I can relate very strongly to what Mr. Buchanan is saying here, about Holy Week, and Good Friday in particular. When I was a kid, back in the 60's, Holy Week was a very big deal, and each day had a different and special emphasis.

We always had the day off from school on Good Friday, but it was a day to be kept silently and solemnly. It was a lot like coming home after a funeral. Very serious business... One thing that lifted the tension a bit was the fact that the television stations would run nonstop religious programming, with hour after hour of continuous biblical epics. One of the ones I remember especially was The Robe. A slave named Demetrius (Victor Mature) is owned by a Roman Tribune named Marcellus (Richard Burton). Demetrius, who first notices Jesus upon his entry into Jerusalem on Palm Sunday, becomes a follower and recovers the robe of Jesus at the site of the crucifixion, which took place under a Roman cohort led by Marcellus. To make a long story short, both Demetrius and Marcellus become converts, with Marcellus eventually martyred with his betrothed, Diana, under Caligula.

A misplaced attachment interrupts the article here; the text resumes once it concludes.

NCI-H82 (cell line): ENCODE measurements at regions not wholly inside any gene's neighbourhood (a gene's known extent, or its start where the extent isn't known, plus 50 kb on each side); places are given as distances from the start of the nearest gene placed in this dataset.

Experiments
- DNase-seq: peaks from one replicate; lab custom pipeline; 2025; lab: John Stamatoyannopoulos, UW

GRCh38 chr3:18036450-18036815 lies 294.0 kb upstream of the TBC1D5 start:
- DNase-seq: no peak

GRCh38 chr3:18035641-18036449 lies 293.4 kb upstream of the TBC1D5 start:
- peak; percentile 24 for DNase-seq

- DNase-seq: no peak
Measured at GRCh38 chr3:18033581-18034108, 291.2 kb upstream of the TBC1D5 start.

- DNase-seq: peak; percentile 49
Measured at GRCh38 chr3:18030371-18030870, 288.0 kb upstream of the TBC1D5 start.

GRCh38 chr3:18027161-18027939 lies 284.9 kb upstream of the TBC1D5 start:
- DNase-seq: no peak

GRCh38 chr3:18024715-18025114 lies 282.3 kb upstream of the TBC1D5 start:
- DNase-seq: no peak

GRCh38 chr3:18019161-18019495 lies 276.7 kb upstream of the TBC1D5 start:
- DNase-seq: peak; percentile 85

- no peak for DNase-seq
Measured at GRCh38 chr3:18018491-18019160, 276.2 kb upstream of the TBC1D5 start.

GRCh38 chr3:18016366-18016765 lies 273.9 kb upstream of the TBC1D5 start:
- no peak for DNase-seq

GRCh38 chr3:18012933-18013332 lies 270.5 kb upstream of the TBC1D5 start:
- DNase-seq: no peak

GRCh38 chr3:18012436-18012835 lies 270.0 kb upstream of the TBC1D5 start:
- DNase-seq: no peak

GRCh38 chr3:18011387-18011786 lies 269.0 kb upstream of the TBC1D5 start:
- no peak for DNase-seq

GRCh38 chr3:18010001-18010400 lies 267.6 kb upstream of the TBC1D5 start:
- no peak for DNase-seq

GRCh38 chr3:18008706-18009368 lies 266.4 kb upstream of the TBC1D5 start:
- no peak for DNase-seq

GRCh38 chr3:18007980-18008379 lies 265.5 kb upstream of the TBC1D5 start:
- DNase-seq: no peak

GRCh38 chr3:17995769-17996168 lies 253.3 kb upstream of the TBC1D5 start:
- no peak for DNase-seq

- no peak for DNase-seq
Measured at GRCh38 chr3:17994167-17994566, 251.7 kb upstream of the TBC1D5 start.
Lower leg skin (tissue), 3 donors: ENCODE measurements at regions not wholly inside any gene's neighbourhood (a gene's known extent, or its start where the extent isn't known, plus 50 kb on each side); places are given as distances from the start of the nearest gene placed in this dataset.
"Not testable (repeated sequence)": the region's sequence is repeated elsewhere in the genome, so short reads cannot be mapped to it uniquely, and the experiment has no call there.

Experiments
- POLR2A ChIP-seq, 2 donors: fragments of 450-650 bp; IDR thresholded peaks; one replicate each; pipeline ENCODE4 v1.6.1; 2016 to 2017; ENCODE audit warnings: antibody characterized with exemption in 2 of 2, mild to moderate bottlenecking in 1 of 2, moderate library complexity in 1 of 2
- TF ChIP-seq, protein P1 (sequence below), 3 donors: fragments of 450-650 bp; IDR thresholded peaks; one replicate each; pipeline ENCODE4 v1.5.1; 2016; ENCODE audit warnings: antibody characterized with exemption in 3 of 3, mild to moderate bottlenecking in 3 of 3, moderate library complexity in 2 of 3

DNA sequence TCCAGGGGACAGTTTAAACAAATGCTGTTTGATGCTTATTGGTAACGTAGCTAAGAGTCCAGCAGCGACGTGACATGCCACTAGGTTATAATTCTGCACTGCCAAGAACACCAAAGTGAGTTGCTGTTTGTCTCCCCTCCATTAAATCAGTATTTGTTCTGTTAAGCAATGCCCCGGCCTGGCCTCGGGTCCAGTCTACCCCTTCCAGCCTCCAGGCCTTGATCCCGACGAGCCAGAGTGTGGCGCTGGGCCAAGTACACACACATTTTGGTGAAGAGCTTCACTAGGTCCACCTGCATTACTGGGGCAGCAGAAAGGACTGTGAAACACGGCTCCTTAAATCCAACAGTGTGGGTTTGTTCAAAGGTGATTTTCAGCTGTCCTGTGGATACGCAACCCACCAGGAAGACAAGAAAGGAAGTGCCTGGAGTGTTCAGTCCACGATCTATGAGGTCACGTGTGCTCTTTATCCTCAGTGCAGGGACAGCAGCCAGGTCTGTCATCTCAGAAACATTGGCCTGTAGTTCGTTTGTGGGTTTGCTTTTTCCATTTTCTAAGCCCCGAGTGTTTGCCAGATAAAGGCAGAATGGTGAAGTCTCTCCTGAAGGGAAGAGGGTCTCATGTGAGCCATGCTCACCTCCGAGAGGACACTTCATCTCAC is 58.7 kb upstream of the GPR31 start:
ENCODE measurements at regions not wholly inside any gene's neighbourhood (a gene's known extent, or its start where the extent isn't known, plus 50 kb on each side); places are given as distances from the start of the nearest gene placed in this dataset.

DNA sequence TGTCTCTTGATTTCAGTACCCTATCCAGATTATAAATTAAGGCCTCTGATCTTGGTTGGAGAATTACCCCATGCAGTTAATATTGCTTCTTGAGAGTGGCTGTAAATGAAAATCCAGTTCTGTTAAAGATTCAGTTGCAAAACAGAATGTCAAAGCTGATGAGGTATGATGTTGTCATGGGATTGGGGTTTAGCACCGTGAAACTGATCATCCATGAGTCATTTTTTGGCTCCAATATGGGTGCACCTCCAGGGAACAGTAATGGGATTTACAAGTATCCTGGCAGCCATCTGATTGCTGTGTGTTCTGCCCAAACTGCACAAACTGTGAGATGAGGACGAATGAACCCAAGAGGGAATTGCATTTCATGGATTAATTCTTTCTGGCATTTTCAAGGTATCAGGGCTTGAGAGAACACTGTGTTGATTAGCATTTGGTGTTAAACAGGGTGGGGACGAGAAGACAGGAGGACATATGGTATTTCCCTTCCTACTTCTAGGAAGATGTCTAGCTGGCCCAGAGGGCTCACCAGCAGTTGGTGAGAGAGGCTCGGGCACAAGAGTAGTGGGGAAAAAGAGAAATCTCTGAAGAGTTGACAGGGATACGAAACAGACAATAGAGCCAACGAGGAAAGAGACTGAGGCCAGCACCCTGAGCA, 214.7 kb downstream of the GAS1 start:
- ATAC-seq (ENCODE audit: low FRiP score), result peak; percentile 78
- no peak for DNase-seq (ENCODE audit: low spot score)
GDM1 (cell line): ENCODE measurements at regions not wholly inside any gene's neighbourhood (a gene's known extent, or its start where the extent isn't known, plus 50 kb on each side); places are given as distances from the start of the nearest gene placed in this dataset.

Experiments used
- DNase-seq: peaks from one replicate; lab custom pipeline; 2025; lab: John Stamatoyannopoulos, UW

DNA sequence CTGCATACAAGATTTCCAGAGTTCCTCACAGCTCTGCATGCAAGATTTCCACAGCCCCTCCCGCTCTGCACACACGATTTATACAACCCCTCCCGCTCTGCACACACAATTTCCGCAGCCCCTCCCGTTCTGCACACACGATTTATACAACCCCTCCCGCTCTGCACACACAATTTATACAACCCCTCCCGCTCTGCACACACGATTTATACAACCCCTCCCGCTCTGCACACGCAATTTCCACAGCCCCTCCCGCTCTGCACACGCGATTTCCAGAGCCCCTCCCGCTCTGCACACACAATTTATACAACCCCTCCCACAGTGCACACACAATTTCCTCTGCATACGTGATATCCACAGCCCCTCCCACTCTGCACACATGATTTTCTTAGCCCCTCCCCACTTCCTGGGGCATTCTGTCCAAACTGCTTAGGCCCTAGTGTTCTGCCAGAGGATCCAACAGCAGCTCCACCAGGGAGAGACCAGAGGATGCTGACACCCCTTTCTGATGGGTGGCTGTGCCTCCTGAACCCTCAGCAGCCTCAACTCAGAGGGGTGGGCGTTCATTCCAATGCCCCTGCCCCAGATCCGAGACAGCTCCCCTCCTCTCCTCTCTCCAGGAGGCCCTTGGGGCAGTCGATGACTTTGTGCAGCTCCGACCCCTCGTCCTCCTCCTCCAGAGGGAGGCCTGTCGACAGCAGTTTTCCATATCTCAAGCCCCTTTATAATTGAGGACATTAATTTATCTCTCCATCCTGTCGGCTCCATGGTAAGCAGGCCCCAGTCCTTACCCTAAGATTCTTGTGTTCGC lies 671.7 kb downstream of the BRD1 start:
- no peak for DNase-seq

Victor Mature and Richard Burton in The Robe (1953)

It's a film that would certainly be considered hokey and corny by today's standards, but there are certain things I still like about it. For example, I like the fact that the face of Jesus is never shown in any of the scenes. That gives it added power somehow.

Yes, it might seem corny today, but for kids, this stuff was formative, and I'd say that it was mostly in a good way. None of this exists for kids anymore, unless their parents insist upon being completely counter-cultural. I feel fortunate in some respects to have been born in a time that preceded the Culture Wars, a time when faith was a given and there was no inherent hostility to be found as a matter of necessity between people of faith and people in the media. For all the faults of those years, and there were many, I think it was a more nurturing time for children overall.